It wasn't always this way. I should mention that I'm a fan of oldschool Deadpool, from the Joe Kelly era. That's right, back when the character had character, when there was depth to the Merc with a Mouth. When he was actually funny. Joe Kelly's Deadpool run actually made me laugh out loud at times, something that really doesn't happen when I read comics. Heck, I'm such a fan of that period of Deadpool history that I even dressed up as him for Halloween. (And yes, that post was written in character.)

I decided to check out Deadpool's new story: him joining the X-Men. Wait, didn't that already happen before, and didn't he get a way better costume than this new ugly yellow one?

Click to see full size
The issues began with a "Previously in Deadpool" page, which reminded me of the recap pages from Kelly-era Deadpool. That felt nice. Then I read the recap page and literally wondered "WTF."

Apparently, Wade got himself a crapload of money, bought a nuclear sub, sank it, used a tugboat to pull it, turned the tugboat into a pirate ship, tried to free the people of some island, and the sub exploded.

Since when did Deadpool become a rejected Family Guy sketch?

#15 started off strong. Stranded at sea, Wade starts to lose it. Or rather, continues to lose it. I couldn't help but think of Tales of the Black Freighter and the oldschool SNL "Land Shark" sketches (which Joe Kelly made a reference to back in '97), but that's probably just me.

He eventually gets back to shore, and the book climaxes in a very nonsensical scene that wasn't funny at all. #16 picks up soon afterwards, with Wade on the X-Men's island, applying to the team.

Cyclops later sends Domino to find Deadpool and to speak to him. Those two go way back. If I'm not mistaken, they both first appeared in New Mutants #98. The fight scene was supposed to be entertaining, but ultimately fell very, very flat. Pun NOT intended.

The jokes were lame, the story didn't make sense, and Wade looks like a freakin' burn victim rather than the disfigured monster he's supposed to be. I won't be writing about the rest of the arc because I'm not going to be reading it.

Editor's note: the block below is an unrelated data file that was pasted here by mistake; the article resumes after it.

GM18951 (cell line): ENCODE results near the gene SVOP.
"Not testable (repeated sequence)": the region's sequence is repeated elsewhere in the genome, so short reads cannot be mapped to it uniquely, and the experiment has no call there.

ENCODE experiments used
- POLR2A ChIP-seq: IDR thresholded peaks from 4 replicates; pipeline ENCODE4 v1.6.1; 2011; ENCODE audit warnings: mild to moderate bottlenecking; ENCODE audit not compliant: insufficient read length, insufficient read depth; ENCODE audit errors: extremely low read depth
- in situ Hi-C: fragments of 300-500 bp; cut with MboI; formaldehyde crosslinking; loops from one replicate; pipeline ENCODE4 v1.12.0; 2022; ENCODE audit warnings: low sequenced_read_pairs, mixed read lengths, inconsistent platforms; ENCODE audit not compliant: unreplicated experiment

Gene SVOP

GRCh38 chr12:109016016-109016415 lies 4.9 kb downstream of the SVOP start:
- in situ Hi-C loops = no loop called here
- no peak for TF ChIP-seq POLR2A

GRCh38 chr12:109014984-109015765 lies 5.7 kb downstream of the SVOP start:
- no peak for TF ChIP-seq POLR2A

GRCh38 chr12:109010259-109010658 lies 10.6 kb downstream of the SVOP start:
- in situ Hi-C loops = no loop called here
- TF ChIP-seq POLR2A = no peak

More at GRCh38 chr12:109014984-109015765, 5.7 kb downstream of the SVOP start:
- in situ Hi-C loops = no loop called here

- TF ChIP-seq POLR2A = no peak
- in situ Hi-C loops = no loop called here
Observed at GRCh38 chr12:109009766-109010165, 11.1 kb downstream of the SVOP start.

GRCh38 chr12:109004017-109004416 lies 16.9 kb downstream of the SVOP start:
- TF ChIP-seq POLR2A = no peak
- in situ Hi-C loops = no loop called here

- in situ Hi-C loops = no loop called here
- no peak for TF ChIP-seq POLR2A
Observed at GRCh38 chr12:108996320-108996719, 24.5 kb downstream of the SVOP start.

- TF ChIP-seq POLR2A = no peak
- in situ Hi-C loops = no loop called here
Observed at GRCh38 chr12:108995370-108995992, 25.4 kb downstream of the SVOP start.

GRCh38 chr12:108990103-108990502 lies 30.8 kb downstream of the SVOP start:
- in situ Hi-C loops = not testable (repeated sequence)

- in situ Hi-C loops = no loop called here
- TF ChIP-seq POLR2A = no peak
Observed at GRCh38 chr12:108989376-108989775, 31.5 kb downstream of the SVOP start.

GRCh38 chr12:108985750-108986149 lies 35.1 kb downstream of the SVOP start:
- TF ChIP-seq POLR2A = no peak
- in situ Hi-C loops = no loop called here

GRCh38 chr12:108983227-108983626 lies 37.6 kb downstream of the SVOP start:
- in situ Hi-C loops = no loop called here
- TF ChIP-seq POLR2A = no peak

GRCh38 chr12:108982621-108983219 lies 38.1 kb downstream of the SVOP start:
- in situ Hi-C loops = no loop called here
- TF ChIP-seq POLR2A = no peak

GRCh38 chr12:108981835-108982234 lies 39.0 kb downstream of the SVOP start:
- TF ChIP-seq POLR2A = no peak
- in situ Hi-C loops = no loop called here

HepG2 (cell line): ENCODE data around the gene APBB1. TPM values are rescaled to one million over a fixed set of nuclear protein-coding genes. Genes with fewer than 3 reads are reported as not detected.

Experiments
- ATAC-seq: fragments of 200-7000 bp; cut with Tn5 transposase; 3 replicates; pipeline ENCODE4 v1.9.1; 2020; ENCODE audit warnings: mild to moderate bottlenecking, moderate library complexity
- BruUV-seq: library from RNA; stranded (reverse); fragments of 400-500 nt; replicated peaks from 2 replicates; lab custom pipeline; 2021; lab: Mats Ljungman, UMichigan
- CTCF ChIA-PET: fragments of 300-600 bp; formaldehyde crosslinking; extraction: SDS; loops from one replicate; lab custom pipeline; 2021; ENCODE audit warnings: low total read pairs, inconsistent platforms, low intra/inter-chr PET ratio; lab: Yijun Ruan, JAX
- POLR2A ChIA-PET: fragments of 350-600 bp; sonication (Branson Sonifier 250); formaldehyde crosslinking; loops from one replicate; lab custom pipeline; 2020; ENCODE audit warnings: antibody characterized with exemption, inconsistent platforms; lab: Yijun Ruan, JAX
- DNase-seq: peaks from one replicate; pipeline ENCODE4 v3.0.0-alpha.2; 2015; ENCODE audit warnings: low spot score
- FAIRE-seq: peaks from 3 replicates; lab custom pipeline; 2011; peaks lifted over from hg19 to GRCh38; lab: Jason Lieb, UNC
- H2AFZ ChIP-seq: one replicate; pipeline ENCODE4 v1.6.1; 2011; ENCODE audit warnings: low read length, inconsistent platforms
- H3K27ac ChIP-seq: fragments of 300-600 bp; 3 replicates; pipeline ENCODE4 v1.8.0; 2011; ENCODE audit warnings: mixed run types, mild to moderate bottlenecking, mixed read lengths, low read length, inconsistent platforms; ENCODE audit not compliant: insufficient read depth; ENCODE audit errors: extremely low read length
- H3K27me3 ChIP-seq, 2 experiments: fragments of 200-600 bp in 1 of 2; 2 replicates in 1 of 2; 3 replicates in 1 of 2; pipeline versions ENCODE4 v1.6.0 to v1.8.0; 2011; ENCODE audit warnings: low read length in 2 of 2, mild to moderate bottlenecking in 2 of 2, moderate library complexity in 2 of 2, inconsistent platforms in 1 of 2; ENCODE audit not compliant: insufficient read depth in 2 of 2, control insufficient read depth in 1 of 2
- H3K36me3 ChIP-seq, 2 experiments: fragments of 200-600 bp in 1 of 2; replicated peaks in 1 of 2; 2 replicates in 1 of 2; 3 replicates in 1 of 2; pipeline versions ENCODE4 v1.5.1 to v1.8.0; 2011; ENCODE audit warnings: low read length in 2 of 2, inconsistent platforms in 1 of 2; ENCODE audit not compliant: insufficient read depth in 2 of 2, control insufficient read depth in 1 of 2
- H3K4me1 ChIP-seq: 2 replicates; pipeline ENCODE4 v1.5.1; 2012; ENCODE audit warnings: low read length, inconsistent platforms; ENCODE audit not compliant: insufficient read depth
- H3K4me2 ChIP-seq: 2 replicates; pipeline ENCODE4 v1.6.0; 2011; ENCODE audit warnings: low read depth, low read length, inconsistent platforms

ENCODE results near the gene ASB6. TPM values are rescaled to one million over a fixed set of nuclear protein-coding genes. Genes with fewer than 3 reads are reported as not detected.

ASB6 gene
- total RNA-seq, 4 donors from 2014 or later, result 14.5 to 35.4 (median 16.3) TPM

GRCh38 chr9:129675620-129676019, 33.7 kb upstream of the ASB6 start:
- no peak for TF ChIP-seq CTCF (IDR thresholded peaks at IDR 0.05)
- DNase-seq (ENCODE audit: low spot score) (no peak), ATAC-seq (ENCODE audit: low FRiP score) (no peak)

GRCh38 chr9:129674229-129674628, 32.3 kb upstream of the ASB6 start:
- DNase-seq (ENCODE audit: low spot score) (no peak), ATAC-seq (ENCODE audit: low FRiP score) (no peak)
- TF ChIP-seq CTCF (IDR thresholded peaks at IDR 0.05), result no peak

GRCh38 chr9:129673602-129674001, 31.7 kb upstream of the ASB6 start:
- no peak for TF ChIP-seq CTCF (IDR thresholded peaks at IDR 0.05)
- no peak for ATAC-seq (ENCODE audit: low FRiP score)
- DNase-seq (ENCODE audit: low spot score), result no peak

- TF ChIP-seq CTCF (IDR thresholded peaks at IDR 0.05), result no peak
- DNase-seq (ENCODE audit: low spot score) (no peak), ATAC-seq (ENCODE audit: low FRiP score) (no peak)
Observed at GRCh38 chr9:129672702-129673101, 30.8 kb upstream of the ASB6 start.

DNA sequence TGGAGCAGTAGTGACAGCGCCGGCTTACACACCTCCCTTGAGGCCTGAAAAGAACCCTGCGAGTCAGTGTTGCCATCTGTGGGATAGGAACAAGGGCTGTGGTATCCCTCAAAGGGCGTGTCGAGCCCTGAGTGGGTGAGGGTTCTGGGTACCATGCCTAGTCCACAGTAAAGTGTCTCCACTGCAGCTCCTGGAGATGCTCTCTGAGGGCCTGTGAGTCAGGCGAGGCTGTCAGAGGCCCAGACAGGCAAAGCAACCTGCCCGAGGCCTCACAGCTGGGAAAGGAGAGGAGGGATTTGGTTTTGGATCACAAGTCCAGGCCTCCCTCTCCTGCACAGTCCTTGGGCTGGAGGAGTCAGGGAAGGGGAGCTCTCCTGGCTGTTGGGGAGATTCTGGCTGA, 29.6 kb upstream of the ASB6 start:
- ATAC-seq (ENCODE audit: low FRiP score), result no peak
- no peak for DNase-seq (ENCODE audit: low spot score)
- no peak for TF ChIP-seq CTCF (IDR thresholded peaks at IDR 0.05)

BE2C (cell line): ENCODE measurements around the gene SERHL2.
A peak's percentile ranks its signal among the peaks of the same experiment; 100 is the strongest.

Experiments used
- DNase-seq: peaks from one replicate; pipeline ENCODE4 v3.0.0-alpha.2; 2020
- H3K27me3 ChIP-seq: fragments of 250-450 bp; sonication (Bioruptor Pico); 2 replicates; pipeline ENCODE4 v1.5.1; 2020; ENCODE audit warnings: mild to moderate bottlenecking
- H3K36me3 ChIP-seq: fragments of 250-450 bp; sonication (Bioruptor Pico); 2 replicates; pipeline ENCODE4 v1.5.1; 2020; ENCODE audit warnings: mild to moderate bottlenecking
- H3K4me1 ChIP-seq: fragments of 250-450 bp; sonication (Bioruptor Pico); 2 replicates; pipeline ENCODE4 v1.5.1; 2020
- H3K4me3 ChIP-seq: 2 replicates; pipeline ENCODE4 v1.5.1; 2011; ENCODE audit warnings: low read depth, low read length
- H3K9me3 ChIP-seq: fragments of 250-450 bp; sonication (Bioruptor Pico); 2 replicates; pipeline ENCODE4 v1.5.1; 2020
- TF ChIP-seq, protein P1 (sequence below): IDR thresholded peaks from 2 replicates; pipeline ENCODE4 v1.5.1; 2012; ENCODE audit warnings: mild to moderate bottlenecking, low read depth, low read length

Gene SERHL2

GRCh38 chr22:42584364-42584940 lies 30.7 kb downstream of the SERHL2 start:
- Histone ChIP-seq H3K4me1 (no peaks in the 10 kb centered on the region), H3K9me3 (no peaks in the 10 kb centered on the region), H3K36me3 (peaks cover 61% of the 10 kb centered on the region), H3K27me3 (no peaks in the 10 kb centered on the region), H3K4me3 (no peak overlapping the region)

I also decided to pick up Deadpool #900. I figured that if any modern Deadpool book could be good, it would be a super-sized collection of short Deadpool stories by different people. Hell, Joe Kelly was even writing one!

#900 is a series of unrelated, uninteresting, and unoriginal short stories featuring Deadpool. Modern "lol, i has 2 vioces in mah hed" Deadpool. One of the tales was an homage to Deadpool #42, "Silent But Deadly Interlude," which in turn was an homage to G.I. Joe #21, "Silent Interlude." That one was OK. Watching Wade noiselessly fight mimes was strange in a good way, but the plot made little sense. Another featured Deadpool and a shrink. It was very bizarre, and I can honestly say that it was the only story in the book that I actually liked. The Joe Kelly story, unfortunately, was drawn by [shudder] Rob Liefeld. I know that it's only fair, since he DID co-create the character, but seriously, that man should not be allowed near pencils or any other stationary paraphernalia. The story itself wasn't good, nor funny, though it did give readers a glimpse into Wade's childhood, and into Deadpool's mysterious pouches. And the final story is a reprint of Deadpool Team-Up #1, which was awful and really felt like something out of a Wolverine story.

It's hard to be a Deadpool fan. I was disappointed by all of those books and I really don't like what they've done with/to the character. I'll go hug my Classic Deadpool trades and cry myself to sleep, I guess.

Tuesday, November 10, 2009

An Accurate Look At: "This Is It"

This review will be shorter than most due to the nature of the film.

This Is It is not about Michael Jackson. It is not about his life, it is not about his death, though it does provide details about him as a person. At very least, one aspect of him - his level of commitment to his art.

This Is It follows the making-of process of what was to be Michael Jackson's ultimate concert. That's pretty much all you need to know. As you'd expect from a Michael Jackson performance, it is a treat to watch and listen to.

Plenty of behind-the-scenes footage is shown: choreography, makeup/costumes, special effects, lighting, etc. You really get a sense of how much of a perfectionist Michael Jackson was in terms of his music. The film features some of his all-time classics (I won't name any songs to prevent spoilers) and to see them come to life in such wonderful, strange, and unexpected ways was nothing short of amazing.

If you are a fan of Michael Jackson, you really need to see This Is It. And stay for the credits. The extra little bonuses at the end of the credits are worth it. One of them in particular made me day.